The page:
–Authorities block Muzzafarabad-Srinagar highway with containers, barbed wires to stop marcher from reaching LoC
–JKLF spokesperson says they don’t want confrontation with authorities as it would serve India’s interests
MUZAFFARABAD: Thousands of Kashmiris on the call of Jammu and Kashmir Liberation Front (JKLF) on Sunday marched towards the Line of Control (LoC) — the de facto border between Pakistan and India — but were stopped by the authorities by placing containers, barbed wires, electricity poles and mounds of earth on the road.
The rally billed as “Freedom March” is being held to protest New Delhi’s move to scrap the special status of Indian Occupied Kashmir (IOK) and the imposition of curfew in the territory since Aug 5.
The march has been organised by JKLF, a group led by pro-independence leader Yasin Malik, who is currently in detention in occupied Kashmir.
The marchers who gathered in Muzaffarabad, the capital of Azad Jammu Kashmir (AJK) planned to hold a sit-in near the LoC and were on their way to Chakothi.
However, when they reached Jiskool on Sunday, the local administration blocked the Muzaffarabad-Srinagar highway to stop them from moving ahead.
Speaking on the matter, JKLF Spokesperson Muhammad Rafiq Dar said they were holding a peaceful demonstration to express solidarity with innocent Kashmiris who are suffering at the hands of barbaric Indian forces.
“We want to draw the attention of the international community towards the urgent need of an immediate and peaceful settlement to the longstanding Kashmir dispute,” he said, adding that they did not intend to have any kind of confrontation with the authorities because any violent situation would only serve India’s interests.
“We have to save our energies for confrontation with India,” he added.
He also urged the authorities to remove the blockades so that the marchers could reach their destination — Chakothi, a village 3 kilometres before LoC which is overlooked by Indian forces atop the mountains on the other side of the de-facto border.
He said that by sunset, when the crowd would be thinned out, they would stage a sit-in half a kilometre before the containers. “We will hold consultations for our future course of action,” he added.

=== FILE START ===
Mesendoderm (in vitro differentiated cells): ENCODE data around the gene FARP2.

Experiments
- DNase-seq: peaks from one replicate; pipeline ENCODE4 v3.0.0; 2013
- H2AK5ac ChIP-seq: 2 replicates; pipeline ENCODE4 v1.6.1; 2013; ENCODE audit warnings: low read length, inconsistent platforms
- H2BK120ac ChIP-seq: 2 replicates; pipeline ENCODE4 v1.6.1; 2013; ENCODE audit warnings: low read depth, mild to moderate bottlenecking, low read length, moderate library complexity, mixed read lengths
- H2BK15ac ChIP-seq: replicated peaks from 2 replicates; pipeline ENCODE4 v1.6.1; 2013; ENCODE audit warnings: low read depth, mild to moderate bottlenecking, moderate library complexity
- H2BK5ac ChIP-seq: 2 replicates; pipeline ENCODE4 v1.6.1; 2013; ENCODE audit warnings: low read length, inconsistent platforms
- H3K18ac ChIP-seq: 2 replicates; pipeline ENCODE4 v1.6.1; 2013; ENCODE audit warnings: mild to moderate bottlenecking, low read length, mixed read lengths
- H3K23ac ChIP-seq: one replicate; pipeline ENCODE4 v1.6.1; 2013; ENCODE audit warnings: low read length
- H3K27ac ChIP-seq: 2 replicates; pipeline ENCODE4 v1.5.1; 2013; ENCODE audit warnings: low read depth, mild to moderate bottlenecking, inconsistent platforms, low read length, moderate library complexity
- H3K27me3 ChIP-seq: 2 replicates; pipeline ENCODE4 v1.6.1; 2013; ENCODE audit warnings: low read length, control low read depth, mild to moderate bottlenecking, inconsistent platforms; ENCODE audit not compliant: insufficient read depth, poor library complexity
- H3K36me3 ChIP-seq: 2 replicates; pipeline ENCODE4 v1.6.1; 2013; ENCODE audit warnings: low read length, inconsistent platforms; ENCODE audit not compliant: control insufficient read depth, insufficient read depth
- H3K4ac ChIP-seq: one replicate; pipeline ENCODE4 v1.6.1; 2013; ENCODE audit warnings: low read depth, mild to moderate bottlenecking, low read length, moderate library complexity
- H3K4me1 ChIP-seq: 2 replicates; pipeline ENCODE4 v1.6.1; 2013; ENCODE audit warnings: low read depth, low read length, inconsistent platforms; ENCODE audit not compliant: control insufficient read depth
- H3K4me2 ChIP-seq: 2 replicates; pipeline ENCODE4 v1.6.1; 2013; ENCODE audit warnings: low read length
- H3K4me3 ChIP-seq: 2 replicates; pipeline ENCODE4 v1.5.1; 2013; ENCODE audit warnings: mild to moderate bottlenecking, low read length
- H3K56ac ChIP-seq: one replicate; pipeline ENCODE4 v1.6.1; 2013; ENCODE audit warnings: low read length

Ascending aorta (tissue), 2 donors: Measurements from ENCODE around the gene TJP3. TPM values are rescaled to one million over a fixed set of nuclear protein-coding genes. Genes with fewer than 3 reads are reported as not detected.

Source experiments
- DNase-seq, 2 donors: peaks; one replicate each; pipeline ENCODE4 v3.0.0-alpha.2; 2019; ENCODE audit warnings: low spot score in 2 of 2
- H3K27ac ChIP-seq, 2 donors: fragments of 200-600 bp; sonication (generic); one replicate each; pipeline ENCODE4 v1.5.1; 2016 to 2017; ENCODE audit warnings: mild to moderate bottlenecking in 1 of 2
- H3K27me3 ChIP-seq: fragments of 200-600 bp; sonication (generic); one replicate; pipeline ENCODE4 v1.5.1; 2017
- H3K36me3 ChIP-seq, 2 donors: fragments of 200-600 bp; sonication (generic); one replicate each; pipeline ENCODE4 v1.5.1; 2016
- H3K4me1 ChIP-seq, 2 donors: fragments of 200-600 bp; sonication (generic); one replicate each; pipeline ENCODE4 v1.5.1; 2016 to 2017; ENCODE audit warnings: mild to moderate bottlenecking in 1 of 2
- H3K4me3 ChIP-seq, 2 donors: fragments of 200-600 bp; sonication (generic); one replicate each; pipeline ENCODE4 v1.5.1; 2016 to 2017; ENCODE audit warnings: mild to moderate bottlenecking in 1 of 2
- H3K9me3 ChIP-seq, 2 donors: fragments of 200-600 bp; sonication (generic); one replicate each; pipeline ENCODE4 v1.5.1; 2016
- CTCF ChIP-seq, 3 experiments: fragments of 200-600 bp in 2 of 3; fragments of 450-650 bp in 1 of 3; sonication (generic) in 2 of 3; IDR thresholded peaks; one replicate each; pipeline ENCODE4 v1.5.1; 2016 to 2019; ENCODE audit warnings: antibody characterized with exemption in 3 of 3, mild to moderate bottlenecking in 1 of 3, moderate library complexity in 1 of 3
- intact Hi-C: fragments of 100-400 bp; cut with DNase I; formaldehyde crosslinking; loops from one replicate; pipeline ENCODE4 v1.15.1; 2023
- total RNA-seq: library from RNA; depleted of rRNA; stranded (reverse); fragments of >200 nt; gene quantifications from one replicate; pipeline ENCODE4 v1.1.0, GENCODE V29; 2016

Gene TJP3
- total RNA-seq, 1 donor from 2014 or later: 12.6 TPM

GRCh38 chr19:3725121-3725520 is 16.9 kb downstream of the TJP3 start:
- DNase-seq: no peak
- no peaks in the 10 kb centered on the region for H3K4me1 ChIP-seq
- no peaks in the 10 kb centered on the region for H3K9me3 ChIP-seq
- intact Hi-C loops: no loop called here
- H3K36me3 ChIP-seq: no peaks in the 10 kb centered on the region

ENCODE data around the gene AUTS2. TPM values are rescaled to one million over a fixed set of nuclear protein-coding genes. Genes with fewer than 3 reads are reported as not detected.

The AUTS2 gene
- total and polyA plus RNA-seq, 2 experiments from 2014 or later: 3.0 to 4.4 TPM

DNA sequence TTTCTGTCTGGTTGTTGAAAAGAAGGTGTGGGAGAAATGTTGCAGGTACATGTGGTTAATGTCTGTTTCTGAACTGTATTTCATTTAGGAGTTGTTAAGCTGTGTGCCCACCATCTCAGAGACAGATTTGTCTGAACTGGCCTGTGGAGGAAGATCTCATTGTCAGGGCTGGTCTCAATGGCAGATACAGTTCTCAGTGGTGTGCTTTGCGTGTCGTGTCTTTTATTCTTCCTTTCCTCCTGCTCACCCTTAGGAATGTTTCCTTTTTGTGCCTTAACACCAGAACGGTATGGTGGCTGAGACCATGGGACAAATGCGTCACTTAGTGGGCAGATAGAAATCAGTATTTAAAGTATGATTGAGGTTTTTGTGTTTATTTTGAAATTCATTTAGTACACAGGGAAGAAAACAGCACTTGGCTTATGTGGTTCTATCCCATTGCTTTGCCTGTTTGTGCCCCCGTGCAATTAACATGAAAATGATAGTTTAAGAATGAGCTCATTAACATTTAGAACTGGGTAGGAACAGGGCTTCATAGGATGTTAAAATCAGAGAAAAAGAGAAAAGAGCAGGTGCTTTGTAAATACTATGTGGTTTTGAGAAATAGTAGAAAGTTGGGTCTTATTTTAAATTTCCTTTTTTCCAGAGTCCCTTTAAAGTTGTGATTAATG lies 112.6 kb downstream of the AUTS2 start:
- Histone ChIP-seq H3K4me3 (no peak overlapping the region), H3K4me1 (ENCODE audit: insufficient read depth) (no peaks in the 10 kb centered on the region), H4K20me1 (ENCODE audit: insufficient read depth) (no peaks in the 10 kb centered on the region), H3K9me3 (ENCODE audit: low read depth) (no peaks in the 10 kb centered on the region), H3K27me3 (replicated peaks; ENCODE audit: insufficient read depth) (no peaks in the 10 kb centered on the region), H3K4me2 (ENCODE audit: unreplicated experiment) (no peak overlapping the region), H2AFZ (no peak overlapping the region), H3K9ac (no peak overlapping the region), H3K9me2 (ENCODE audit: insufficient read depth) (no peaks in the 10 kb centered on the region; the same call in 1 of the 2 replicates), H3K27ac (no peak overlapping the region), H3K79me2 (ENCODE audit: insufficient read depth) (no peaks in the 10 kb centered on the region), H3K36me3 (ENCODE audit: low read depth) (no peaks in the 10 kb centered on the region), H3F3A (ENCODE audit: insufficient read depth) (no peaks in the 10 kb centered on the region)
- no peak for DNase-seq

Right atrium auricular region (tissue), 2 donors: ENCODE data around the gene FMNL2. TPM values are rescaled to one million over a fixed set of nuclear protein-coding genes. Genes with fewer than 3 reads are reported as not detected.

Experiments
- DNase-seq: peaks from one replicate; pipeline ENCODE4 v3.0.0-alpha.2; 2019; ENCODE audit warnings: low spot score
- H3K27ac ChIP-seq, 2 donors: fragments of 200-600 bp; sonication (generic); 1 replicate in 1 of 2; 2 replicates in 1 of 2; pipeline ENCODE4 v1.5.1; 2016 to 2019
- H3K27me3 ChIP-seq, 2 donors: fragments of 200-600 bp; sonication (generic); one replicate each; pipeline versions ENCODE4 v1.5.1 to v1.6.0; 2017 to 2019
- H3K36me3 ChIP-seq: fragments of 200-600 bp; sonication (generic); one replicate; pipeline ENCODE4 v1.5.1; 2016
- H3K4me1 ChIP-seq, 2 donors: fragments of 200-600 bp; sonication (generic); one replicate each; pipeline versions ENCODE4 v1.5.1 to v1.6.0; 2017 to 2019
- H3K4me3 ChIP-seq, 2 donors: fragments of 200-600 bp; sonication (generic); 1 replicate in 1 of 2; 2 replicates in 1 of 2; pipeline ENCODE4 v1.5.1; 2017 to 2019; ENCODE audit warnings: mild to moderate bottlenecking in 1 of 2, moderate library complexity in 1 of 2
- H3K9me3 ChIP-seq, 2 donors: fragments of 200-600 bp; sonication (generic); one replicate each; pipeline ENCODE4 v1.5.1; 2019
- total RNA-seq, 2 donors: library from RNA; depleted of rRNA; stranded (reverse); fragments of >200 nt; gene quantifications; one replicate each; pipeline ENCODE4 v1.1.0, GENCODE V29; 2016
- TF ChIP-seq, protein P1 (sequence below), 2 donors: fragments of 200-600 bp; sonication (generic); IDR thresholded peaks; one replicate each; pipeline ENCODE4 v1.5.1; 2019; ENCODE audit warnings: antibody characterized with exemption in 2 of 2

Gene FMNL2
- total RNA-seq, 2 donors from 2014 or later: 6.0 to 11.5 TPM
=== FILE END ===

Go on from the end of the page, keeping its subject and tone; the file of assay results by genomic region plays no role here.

Meanwhile, Divisional Commissioner Chaudhry Imtiaz, Deputy Inspector General Police Sardar Ilyas Khan, Jhelum Valley Deputy Commissioner Imran Shaheen and Superintendent Police Arshad Naqvi were present on the other side of the containers. They had also invited the leaders of the march for talks.
Speaking to a local news outlet, DC Imtiaz said that they had informed the organisers of the march about a ‘serious threat’ of Indian shelling because the Indian forces would not only target the marchers but would harm the civilian population as well.
He said that they could not allow the marchers to go beyond Jiskool because there is a firing range beyond this point. “Our primary responsibility is to protect the lives of the marchers,” he added.
The participants of the march started their journey from Garhi Dupatta, a small town in Muzaffarabad, on Saturday morning and were shortly joined by another caravan from Bagh. Nearly two hours later, they reached Hattian Bala where they were received a warm welcome from the locals.
Continuing their march on foot, it took the participants another two hours to reach Chinari, which is about 11 kilometres away from the LoC. They stopped there for refreshments and prayers. According to the videos being shared on social media, the participants were showered with rose petals and offered food by the locals.
Later, they resumed their journey and were stopped by authorities at Jiskool, a place nearly two kilometres ahead of Chinari.
A day earlier, Prime Minister Imran Khan had said that anyone crossing the LoC from AJK to provide “humanitarian aid or support for the Kashmiri struggle against aggression will play into the hands of the Indian narrative”.
In a post on Twitter, the prime minister stressed that he understood the anguish of the people of Kashmir who were seeing their brethren across the LoC struggle to deal with an inhumane Indian curfew imposed on them since two months.
“I understand the anguish of the Kashmiris in AJK seeing their fellow Kashmiris in IOK under an inhumane curfew for over 2 months. But anyone crossing the LoC from AJK to provide humanitarian aid or support for Kashmiri struggle will play into the hands of the Indian narrative,” he wrote on Twitter.
On September 12, dozens of protesters were arrested in AJK after they attempted to reach the LoC.
The protesters clashed with the police near the village of Tatrinote, about 80km south of Muzaffarabad and close to the LoC. Later, the protesters held a sit-in at the site of the clashes.
District Police Chief Tahir Mahmood Qureshi had said that the protesters were not arrested for their political views but they had been arrested for acting illegally.